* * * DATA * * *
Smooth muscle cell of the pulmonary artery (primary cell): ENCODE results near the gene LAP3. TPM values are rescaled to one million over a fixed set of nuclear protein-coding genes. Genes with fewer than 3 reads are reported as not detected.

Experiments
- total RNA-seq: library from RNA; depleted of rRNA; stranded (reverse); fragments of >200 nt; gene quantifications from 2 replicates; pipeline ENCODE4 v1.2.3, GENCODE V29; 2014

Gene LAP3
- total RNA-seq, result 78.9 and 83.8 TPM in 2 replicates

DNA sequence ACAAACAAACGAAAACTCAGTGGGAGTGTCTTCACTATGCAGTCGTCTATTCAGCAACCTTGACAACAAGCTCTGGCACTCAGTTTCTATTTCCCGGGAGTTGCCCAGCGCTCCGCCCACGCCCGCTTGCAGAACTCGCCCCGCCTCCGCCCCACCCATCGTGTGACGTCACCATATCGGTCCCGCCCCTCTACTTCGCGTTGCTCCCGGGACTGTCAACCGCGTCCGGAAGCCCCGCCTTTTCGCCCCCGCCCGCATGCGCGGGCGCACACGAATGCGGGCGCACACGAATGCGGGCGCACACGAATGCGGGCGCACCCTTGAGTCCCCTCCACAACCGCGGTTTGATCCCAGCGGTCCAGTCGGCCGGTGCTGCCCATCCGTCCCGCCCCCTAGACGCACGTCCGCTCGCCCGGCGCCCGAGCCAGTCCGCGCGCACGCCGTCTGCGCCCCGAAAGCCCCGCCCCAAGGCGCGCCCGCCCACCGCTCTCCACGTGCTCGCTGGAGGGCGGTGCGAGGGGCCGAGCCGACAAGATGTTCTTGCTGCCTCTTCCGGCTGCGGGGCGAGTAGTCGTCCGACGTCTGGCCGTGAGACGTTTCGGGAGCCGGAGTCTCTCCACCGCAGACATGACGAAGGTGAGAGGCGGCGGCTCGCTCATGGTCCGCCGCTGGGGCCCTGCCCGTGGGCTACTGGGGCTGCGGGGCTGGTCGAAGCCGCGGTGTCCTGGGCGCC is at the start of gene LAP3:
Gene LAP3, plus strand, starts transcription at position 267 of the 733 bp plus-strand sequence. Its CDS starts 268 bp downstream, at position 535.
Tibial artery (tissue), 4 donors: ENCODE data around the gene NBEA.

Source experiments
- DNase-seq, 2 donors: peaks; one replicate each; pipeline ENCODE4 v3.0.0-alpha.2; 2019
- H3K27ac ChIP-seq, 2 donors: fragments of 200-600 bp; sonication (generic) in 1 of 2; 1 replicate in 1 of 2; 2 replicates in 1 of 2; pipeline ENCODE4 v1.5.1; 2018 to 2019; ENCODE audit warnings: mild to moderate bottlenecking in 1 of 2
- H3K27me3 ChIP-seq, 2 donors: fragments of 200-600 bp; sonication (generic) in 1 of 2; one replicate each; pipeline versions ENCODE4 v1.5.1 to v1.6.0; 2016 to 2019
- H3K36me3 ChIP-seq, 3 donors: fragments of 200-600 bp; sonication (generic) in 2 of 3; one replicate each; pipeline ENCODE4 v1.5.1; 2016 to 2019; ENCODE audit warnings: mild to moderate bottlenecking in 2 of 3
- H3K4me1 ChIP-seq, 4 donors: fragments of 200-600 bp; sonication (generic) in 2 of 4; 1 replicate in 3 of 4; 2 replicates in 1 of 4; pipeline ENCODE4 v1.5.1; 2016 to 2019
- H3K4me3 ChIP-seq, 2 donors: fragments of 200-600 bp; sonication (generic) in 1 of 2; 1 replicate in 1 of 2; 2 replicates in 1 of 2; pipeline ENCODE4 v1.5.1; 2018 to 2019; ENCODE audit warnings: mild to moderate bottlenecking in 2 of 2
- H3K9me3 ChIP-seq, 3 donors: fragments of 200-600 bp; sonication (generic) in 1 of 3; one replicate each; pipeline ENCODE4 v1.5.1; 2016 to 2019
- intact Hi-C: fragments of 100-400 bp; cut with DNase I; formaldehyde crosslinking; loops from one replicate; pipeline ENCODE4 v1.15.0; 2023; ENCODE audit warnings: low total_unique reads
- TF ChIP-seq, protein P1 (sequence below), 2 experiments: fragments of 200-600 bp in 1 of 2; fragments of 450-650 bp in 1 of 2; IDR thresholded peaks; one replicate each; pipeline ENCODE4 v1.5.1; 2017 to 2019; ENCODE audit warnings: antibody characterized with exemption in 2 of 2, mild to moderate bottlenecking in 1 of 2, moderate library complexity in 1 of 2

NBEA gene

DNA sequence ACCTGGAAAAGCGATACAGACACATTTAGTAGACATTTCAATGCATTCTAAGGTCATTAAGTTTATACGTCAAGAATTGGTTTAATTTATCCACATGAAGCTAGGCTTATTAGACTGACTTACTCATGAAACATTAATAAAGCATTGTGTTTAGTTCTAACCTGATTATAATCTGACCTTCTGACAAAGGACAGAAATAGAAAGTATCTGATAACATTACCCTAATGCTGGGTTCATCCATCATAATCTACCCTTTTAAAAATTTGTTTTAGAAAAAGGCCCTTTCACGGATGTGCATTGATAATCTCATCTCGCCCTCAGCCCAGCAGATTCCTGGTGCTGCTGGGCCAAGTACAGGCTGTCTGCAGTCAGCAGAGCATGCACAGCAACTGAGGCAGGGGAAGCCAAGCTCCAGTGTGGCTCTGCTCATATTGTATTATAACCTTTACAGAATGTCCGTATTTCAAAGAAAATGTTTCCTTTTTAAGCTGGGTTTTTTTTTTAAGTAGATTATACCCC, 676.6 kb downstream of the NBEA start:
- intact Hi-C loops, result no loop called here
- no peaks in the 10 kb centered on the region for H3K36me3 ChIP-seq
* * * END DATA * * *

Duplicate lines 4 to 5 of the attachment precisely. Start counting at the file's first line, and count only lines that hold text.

Gene LAP3
- total RNA-seq, result 78.9 and 83.8 TPM in 2 replicates